At the advent of Jubilee, churches in Hong Kong are called to stand in
solidarity as members of the international ecumenical community with
those on the margins of society, particularly those who are increasingly
left behind by the globalizing economic order - Asian domestic workers,
new immigrants from China, single parents, unemployed workers, the
elderly, the disabled, and the homeless, for instance. To liberate the
people, the Church must confront and transform the unjust economic
systems of our society and seek instead alternative models of
development which empower the marginalized, that sustain life and
community as a whole. In this regard, the churches in Hong Kong should
join and support the Jubilee 2000 international campaign to forgive the
foreign debt of the world's poorest countries as a concrete way to
express the coming of the year of Jubilee.

 Jubilee, however, is not confined to only economic issues. There is a
social dimension as well. Consequently, we have to be humble and admit
that the Church in Hong Kong often becomes a part of the oppressive
system which structurally and theologically excludes and marginalizes
women as well as sexual minorities from being equal disciples. To change
this, the Church must liberate itself from the prison of
self-righteousness and transform the sacrament of the Eucharist into a
table of hospitality and solidarity, that is, a sacred table that
welcomes total strangers into our midst and shares God's hospitality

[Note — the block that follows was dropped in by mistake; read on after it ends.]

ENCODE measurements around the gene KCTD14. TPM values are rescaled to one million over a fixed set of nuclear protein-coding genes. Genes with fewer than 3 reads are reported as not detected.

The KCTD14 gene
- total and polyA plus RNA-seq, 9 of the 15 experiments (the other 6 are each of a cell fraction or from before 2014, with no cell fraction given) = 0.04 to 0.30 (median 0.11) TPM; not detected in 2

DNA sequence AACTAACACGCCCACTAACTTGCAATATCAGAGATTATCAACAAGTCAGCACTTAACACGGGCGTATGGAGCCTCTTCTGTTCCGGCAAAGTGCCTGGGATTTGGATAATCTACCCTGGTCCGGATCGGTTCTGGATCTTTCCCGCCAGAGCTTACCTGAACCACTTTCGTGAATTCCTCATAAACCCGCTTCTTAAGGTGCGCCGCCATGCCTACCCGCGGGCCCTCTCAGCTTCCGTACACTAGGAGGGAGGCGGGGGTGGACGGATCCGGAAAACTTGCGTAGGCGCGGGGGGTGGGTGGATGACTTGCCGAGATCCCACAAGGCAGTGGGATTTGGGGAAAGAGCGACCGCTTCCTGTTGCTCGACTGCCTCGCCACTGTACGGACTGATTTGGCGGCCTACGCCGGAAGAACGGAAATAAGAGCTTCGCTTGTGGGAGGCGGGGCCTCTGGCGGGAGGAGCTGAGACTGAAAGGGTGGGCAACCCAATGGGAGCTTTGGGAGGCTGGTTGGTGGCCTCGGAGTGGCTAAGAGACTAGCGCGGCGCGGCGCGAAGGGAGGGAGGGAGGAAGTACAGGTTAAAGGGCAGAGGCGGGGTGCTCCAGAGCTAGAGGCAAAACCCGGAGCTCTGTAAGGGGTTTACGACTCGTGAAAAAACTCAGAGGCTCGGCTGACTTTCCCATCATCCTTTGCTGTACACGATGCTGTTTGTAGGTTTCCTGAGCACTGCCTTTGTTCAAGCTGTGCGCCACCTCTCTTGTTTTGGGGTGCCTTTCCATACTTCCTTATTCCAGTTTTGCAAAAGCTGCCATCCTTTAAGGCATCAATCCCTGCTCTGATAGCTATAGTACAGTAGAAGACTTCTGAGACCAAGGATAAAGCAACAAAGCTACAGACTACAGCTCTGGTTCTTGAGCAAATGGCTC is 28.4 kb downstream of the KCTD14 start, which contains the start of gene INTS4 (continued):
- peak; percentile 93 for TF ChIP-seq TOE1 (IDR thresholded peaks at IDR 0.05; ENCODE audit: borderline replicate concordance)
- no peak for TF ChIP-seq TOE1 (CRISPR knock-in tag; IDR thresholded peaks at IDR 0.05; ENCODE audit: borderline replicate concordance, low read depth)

according to their needs. This message was clearly illustrated by Jesus
in the parable of the Good Samaritan. The Body of Christ is made
possible only when we are able to transcend the boundaries of our own
selves to become something larger, something that is part of God,
something which remains as mystery.

 To achieve the above goals, we must strive for full democracy and equal
political participation for Hong Kong's people as soon as possible and
make our Church the true reflection of Jesus’ ministry, that is, a
discipleship of equals that rejects the patriarchal and hierarchical
power structures of our society and the institutional Church.

 Jubilee though should not be seen as a transitory event that comes only
once every 50 years. Instead, it has to be envisioned as a steadfast
prayer of Christians through which we try to work constantly and
persistently for its implementation in our daily lives and practices.
 In closing, I offer this as a prayer of faith, hope, and love in which
Immanuel is with us as we weave our dreams toward the realization of
Jubilee in Hong Kong as well as in other parts of the world. To make
this dream grow, I ask that you share this message with other friends as
a way in which we can contribute to building a world that affirms life
and community.
 

With Peace and Love,
 

Rose Wu

P.S. For further information, please see the web sites for the following

groups:

(1) Jubilee 2000/USA
     www.j2000usa.org

(2) The Religious Working Group on the IMF and World Bank
www.religiouswg,org